PrintE-mail Written by Samantha Ward

Often compared to The Swordsman and the Zatoichi films, Dragon Inn is a classic Taiwanese wuxia film directed by King Hu referred as one of the best directors of wuxia cinema; a Chinese martial arts genre mostly containing martial arts swords-play with a single leading protagonist. King Hu is known for many wuxia films showcasing a female hero, including A Touch of Zen and Come Drink with Me. A more recent example of wuxia cinema introduced in Hollywood would be Ang Lee's Crouching Tiger Hidden Dragon (2000). King Hu is best at creating uncertainty; he also knows how to throw in some rather humorous action, and expressions that give off a slightly pantomime-like feel.

During the Ming Dynasty, Tsao, the Emperor's first Eunuch, has successfully sentenced the commander of the Emperor's army to death. Unhappy that the Emperor has let the commander's children live in exile, Tsao sees to it that they are executed. This turns out to be tricky and he calls for a group of top assassins who plot to end this chase at Dragon Gate, an isolated inn which they commandeer from its poor owner. Also lodging at the Inn is an extremely well-skilled swordsman Hsiao, friends of the inn's owner with a righteous moral compass, he fights for justice. As tension is built between the solo swordsman and this group of assassins, more mysterious lodgers show up and it becomes a battle of wits and brawn as they all attempt to figure out each other’s motives.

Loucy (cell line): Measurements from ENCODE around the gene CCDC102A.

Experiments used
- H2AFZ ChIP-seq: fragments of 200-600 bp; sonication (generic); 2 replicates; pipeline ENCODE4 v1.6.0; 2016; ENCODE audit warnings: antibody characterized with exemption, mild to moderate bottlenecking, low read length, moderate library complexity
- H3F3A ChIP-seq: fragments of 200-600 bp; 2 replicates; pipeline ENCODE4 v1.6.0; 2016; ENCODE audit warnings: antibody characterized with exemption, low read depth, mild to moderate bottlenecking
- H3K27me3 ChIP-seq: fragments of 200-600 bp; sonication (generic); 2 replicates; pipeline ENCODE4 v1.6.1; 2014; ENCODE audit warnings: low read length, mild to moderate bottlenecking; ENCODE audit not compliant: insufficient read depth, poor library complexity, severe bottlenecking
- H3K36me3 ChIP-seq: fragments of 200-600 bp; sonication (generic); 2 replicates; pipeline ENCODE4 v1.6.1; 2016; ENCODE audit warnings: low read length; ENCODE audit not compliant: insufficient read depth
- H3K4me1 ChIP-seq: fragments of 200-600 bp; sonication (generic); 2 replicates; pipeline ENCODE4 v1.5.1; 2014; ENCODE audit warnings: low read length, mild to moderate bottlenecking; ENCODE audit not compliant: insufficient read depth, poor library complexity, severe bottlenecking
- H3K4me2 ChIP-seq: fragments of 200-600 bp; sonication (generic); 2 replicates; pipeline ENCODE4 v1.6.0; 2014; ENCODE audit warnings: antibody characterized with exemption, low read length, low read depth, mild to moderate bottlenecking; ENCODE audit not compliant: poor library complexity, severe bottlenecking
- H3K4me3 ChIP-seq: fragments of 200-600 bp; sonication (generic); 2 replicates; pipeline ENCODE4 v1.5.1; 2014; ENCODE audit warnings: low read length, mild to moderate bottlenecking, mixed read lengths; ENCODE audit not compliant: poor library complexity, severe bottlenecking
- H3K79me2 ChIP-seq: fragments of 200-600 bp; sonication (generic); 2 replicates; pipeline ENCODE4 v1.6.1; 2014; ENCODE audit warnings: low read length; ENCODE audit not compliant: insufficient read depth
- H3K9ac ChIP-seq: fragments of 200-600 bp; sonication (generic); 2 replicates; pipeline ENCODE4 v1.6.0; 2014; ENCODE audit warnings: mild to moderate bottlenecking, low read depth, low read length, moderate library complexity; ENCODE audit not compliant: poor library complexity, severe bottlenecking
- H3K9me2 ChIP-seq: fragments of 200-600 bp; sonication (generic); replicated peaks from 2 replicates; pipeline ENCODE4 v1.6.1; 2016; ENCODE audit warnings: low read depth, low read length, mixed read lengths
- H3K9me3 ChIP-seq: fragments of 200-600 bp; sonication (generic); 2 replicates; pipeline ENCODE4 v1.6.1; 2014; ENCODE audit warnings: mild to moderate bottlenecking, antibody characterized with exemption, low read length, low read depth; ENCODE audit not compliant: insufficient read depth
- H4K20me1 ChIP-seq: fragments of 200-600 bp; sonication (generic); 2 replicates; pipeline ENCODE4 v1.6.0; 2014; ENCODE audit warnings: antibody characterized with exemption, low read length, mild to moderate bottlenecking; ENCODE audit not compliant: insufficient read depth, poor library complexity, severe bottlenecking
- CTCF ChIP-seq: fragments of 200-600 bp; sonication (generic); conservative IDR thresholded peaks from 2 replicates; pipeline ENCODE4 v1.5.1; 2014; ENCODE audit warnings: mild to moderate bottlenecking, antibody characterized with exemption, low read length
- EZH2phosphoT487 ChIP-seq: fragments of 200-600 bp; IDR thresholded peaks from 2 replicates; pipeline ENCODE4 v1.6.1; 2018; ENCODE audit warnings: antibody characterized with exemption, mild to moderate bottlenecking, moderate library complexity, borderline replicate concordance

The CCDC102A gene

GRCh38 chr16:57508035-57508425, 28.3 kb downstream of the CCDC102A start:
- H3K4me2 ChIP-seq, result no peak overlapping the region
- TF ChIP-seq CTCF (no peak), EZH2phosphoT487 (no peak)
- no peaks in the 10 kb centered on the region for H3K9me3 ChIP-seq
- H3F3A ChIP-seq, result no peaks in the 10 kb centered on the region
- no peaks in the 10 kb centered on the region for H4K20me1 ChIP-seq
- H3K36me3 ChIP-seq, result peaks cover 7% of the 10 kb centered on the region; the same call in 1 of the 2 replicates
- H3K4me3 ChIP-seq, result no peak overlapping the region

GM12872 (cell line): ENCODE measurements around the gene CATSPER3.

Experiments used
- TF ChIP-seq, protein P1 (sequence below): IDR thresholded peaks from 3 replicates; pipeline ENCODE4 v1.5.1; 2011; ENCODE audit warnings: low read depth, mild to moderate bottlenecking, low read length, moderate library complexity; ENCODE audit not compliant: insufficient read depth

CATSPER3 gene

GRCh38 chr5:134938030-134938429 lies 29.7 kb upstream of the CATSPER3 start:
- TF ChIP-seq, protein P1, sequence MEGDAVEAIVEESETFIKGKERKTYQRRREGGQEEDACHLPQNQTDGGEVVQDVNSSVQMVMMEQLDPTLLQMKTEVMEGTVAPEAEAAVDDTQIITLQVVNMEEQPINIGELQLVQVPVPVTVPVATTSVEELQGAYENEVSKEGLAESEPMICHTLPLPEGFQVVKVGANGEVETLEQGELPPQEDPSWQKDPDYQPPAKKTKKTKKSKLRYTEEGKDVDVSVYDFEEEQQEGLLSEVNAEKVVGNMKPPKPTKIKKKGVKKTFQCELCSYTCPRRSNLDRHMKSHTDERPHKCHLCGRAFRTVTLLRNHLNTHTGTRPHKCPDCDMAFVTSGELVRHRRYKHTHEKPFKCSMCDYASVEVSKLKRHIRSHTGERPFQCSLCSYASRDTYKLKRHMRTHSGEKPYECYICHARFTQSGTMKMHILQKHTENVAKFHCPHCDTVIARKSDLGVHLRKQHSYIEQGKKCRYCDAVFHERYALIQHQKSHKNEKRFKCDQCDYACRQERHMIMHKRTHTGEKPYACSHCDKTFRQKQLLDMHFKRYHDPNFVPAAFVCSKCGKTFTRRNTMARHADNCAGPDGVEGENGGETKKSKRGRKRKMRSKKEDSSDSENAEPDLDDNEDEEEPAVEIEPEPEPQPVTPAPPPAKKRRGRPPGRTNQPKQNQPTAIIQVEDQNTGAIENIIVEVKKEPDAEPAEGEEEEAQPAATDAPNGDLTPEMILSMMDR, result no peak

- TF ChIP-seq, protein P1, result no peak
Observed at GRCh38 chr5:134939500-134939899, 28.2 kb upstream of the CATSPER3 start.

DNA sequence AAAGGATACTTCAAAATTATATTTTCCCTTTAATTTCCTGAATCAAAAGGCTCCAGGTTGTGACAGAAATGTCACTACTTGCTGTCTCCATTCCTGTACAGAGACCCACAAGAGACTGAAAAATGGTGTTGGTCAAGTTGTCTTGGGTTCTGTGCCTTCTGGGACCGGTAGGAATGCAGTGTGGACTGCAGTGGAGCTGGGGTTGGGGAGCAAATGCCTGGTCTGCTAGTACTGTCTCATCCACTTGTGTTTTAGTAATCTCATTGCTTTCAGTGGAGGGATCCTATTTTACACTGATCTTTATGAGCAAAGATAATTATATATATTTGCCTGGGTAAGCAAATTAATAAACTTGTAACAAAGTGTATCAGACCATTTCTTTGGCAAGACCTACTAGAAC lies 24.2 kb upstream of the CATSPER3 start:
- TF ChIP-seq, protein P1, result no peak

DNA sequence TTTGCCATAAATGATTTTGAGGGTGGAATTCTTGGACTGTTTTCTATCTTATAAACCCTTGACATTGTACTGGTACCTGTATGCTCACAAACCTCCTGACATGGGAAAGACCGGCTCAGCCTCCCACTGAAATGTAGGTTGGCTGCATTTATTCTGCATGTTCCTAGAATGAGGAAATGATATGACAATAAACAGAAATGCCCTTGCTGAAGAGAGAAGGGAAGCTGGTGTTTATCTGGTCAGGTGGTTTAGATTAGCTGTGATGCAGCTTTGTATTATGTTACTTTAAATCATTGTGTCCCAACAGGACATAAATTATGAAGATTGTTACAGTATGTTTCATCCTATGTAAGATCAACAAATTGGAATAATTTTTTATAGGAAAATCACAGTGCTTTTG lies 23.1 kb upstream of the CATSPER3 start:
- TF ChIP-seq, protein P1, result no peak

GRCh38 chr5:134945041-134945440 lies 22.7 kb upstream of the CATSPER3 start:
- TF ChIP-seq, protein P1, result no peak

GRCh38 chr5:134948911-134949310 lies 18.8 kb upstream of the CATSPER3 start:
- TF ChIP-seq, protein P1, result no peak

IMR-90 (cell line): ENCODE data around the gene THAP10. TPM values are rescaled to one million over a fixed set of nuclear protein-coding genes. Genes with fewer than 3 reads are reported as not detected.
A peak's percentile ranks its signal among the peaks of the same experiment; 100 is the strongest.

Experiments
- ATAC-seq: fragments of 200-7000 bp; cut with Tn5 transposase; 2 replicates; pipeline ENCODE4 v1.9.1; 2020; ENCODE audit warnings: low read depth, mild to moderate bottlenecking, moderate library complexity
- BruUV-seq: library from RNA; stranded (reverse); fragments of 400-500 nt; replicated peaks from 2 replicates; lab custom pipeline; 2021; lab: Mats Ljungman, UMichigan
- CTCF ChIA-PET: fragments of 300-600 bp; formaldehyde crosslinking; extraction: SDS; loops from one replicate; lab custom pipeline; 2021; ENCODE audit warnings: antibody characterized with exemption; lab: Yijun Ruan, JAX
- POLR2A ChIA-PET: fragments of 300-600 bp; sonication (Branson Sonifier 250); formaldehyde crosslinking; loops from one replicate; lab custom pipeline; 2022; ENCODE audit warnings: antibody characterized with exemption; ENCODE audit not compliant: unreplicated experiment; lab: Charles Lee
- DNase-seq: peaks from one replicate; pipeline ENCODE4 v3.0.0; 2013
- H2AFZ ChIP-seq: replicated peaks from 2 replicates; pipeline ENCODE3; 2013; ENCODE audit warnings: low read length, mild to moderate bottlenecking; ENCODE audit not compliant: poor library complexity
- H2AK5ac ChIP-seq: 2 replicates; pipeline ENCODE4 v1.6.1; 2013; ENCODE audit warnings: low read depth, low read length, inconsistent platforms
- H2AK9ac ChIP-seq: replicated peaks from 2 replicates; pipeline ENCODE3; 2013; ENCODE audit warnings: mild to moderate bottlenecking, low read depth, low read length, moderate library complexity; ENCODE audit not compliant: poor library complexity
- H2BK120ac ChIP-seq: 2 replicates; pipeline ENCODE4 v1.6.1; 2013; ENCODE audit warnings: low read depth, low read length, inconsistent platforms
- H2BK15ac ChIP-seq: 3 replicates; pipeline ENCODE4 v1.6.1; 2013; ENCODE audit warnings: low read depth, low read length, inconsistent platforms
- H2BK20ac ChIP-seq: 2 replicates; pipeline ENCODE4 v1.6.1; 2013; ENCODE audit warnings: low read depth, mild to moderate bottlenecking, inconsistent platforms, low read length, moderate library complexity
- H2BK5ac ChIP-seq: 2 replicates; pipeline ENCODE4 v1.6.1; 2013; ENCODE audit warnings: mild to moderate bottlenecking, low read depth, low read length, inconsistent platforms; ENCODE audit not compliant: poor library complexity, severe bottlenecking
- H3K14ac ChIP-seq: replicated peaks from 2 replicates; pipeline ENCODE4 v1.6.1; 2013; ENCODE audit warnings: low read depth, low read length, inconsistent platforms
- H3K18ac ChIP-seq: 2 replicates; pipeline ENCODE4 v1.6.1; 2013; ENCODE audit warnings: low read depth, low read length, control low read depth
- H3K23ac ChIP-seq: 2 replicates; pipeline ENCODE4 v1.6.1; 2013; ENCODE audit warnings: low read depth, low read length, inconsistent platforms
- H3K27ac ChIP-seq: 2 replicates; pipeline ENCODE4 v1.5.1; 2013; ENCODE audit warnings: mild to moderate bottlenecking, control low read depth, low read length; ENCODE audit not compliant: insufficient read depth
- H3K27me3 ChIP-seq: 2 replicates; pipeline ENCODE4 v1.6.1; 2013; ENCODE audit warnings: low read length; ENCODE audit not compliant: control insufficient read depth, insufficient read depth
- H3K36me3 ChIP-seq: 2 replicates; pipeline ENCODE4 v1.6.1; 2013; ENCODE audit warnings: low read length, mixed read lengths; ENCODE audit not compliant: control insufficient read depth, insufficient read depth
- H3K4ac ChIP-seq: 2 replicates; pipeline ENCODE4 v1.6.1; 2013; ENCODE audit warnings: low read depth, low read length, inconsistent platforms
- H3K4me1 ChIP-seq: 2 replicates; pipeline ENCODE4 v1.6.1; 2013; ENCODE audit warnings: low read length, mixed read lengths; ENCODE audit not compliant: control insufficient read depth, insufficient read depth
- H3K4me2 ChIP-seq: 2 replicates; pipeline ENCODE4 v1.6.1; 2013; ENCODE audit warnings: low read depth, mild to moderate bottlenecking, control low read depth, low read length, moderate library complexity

The isolated setting which takes up the majority of the film has really helped build incredible tension and nail-biting suspense. The inn is a small location that creates a slightly claustrophobic atmosphere where this mixed bag of characters are forced together full of mistrust and chaos. There is a lovely sense of mystery to the characters; you have no idea what their exact actions are going to be, you can't predict who will start the next battle which you are constantly waiting for. If you are looking for a non-stop Kung Fu action flick, this isn't the one. However, the rhythmic choreography is very creative, the martial arts swordplay is astounding and aesthetically pleasing; it's a wonderful dance to watch. There have been remakes; New Dragon Gate Inn (1992) and again in 2011 with The Flying Swords of Dragon Gate. Hu's style and knack for spiralling chaos after amplifying so much suspense is the crucial element of the original that has not been repeated in these updates. As a tension based film do not expect it to be packed full of punch, nonetheless it is still a must-see for fans of classic Asian cinema especially with such a well-balanced equilibrium of drama and action.

Extras: Documentary / Interviews / 36-page Booklet.


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